My wife and I live in our own condo in Cebu City 4 months a year and even with the condo paid for so therefore no rent but we do have to pay monthly fees of around p3000 and property tax yearly of around p8000, we cannot live on $1500 a month unless we would be willing to do without aircon. Our last electric bill for May should be around p12,000 (I had the meter read before we left and prepaid it) with the a/c running 24/7 in an 80 sq meter condo unit but turned up two degrees when we go out for 2 or 5 hours or shut off if we know we would be out for the whole day. We have found electric in Cebu City to be two times what it cost us in Florida per kwk and with all the other fees tacked on such as we have to pay a fee for those who steal electric, the bill is then 3 times what we pay in our twice as large home in Florida  and also with the a/c running 24/7. So just electric and condo fees cost us almost $400 a month, how much more if paying rent.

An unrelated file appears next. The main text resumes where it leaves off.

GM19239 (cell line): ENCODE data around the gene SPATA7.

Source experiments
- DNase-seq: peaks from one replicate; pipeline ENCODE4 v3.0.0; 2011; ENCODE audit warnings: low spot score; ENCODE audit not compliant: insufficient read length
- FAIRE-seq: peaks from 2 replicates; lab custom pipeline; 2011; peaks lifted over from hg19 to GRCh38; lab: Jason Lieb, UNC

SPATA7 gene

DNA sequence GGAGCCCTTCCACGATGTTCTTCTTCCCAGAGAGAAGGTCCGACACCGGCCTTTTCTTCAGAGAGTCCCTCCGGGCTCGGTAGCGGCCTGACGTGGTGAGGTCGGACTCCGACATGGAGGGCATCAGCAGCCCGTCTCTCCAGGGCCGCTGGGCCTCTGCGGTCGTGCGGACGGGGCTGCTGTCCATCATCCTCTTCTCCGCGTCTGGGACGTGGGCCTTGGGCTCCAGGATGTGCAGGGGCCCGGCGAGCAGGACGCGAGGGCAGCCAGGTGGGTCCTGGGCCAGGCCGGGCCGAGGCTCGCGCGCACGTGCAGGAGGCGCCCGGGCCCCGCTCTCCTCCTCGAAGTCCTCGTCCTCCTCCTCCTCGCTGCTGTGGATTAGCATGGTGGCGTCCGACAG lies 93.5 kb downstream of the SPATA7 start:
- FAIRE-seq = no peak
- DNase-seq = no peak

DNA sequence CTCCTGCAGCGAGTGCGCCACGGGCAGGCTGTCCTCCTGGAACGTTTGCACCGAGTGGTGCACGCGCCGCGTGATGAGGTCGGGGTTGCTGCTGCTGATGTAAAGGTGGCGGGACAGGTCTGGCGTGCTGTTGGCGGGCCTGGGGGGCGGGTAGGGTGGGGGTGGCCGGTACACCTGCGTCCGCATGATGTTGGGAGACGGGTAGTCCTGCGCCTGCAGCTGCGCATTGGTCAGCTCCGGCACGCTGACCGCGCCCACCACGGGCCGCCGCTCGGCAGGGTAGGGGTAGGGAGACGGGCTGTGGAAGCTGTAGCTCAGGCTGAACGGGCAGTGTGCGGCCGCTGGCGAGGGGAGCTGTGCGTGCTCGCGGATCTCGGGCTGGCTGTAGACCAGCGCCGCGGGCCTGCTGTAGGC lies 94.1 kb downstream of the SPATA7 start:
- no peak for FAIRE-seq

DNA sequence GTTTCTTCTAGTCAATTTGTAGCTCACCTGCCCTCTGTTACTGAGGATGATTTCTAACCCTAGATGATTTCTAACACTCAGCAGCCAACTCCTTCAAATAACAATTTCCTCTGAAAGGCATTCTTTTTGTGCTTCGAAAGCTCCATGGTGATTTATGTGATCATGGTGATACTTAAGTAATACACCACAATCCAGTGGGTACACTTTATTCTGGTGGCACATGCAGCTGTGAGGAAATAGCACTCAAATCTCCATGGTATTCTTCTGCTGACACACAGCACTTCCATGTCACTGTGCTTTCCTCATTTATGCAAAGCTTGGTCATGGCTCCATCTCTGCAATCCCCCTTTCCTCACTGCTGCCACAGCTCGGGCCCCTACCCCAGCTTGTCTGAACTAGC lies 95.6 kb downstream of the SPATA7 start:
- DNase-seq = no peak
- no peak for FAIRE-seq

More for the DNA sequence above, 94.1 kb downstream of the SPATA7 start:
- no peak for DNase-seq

One very important thing to be aware of is the ever changing exchange rate. When we bought our condo years ago the exchange rate was 48.7 to one US dollar and today the exchange rate is somewhere around 40 to 41 to one US dollar and cost of everything has gone up in the last 6 or 7 years many times over, so IMHO $1500 is not enough to live in a city but might be enough to live outside a city but then one should also figure in what the cost of health care might also be for them.